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Canadian Journal of Surgery -

Innovative practice model to optimize resource utilization and improve access to care for high-risk and BRCA+ patients

Innovative practice model to optimize resource utilization and improve access to care for high-risk and BRCA+ patients

Can J Surg 2017;60(1):37-44 | PDF

Linden Head, MD; Carolyn Nessim, MD, MSc; Kirsty Usher Boyd, MD


Background: Bilateral prophylactic mastectomy (BPM) has shown breast cancer risk reduction in high-risk/BRCA+ patients. However, priority of active cancers coupled with inefficient use of operating room (OR) resources presents challenges in offering BPM in a timely manner. To address these challenges, a rapid access prophylactic mastectomy and immediate reconstruction (RAPMIR) program was innovated. The purpose of this study was to evaluate RAPMIR with regards to access to care and efficiency.

Methods: We retrospectively reviewed the cases of all high-risk/BRCA+ patients having had BPM between September 2012 and August 2014. Patients were divided into 2 groups: those managed through the traditional model and those managed through the RAPMIR model. RAPMIR leverages 2 concurrently running ORs with surgical oncology and plastic surgery moving between rooms to complete 3 combined BPMs with immediate reconstruction in addition to 1–2 independent cases each operative day. RAPMIR eligibility criteria included high-risk/BRCA+ status; BPM with immediate, implant-based reconstruction; and day surgery candidacy. Wait times, case volumes and patient throughput were measured and compared.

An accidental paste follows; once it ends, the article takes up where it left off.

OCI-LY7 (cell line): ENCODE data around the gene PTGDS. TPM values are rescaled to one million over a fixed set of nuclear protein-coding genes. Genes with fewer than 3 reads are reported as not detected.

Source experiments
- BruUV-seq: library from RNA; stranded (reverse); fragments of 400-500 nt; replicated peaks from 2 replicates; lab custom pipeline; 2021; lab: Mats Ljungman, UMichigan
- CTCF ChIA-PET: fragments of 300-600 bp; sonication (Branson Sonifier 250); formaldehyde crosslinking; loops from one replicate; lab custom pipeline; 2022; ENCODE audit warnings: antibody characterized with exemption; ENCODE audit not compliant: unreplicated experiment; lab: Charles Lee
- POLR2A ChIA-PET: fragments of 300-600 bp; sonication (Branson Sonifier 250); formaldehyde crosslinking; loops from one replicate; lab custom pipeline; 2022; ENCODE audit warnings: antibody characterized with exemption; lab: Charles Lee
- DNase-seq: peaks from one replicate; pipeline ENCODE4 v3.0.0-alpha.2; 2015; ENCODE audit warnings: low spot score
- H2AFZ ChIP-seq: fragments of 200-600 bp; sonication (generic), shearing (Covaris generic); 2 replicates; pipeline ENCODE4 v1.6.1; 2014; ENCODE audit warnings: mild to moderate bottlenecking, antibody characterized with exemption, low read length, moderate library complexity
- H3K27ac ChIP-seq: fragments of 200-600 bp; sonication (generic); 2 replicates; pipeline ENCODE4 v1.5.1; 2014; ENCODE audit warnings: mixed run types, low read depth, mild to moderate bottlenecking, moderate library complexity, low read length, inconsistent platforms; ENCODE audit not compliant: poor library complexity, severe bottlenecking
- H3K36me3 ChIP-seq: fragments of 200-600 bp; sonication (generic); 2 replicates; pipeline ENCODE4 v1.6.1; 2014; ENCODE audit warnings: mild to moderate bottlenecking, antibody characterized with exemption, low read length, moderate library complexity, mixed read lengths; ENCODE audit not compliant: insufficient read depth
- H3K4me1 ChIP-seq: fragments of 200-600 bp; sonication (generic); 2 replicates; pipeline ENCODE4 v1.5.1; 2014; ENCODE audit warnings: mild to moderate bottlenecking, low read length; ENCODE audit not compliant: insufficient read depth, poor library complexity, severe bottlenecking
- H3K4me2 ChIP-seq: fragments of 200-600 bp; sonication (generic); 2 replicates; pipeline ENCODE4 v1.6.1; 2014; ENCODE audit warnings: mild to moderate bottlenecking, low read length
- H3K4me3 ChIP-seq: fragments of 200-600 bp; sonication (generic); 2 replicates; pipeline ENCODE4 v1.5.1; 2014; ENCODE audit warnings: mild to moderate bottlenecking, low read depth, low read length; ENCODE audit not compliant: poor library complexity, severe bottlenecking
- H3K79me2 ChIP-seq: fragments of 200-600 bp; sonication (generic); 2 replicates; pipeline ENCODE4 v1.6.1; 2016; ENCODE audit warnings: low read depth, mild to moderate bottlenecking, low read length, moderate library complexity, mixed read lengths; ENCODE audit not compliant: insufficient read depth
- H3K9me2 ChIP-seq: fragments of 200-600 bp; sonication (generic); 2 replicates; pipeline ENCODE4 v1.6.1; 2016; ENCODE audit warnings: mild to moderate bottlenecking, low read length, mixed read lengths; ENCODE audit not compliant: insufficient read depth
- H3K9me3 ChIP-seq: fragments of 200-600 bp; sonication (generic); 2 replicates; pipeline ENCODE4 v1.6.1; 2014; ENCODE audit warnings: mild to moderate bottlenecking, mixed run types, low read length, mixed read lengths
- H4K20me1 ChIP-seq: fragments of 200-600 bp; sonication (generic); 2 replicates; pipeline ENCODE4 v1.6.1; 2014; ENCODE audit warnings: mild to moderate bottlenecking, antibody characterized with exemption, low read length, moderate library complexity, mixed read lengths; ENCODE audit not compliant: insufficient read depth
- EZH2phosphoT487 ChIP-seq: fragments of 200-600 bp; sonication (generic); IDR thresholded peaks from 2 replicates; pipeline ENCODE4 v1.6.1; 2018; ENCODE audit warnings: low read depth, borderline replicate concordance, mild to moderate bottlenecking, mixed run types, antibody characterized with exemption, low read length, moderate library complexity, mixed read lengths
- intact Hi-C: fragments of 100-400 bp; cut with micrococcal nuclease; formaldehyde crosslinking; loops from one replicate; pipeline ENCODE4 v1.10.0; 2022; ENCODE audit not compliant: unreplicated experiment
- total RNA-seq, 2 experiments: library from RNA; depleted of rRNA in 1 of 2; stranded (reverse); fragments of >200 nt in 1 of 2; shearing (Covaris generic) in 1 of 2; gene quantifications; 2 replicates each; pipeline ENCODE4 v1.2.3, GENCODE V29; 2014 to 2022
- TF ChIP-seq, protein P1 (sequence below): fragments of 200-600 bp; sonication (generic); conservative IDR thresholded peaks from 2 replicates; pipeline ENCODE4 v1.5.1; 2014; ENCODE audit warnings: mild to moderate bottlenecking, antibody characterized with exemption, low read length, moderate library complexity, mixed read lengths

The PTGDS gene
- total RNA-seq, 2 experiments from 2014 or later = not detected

Results: There were 16 traditional patients and 13 RAPMIR patients. Mean wait time (days from referral to surgery) for RAPMIR was significantly shorter than for the traditional model (165.4 v. 309.2 d, p = 0.027). Daily patient throughput (4.3 v. 2.8), plastic surgery case volume (3.7 v. 1.6) and surgical oncology case volume (3.0 v. 2.2) were significantly greater in the RAPMIR model than the traditional model (p = 0.003, p < 0.001 and p = 0.015, respectively).

Conclusion: A multidisciplinary model with optimized scheduling has the potential to improve access to care and optimize resource utilization.


Contexte : La mastectomie prophylactique bilatérale (MPB) donne lieu à une réduction du risque de cancer du sein chez les patientes à risque élevé/BRCA+. Toutefois, la priorité accordée aux cancers évolutifs alliée à une utilisation inefficace des ressources dans les blocs opératoires pose des défis lorsqu’il est question d’offrir la MPB sans retard. Pour relever ces défis, un programme d’accès rapide à la mastectomie prophylactique et à la reconstruction immédiate (RAPMIR) a été mis de l’avant. Le but de cette étude est d’évaluer le programme du point de vue de l’accès aux soins et de l’efficience.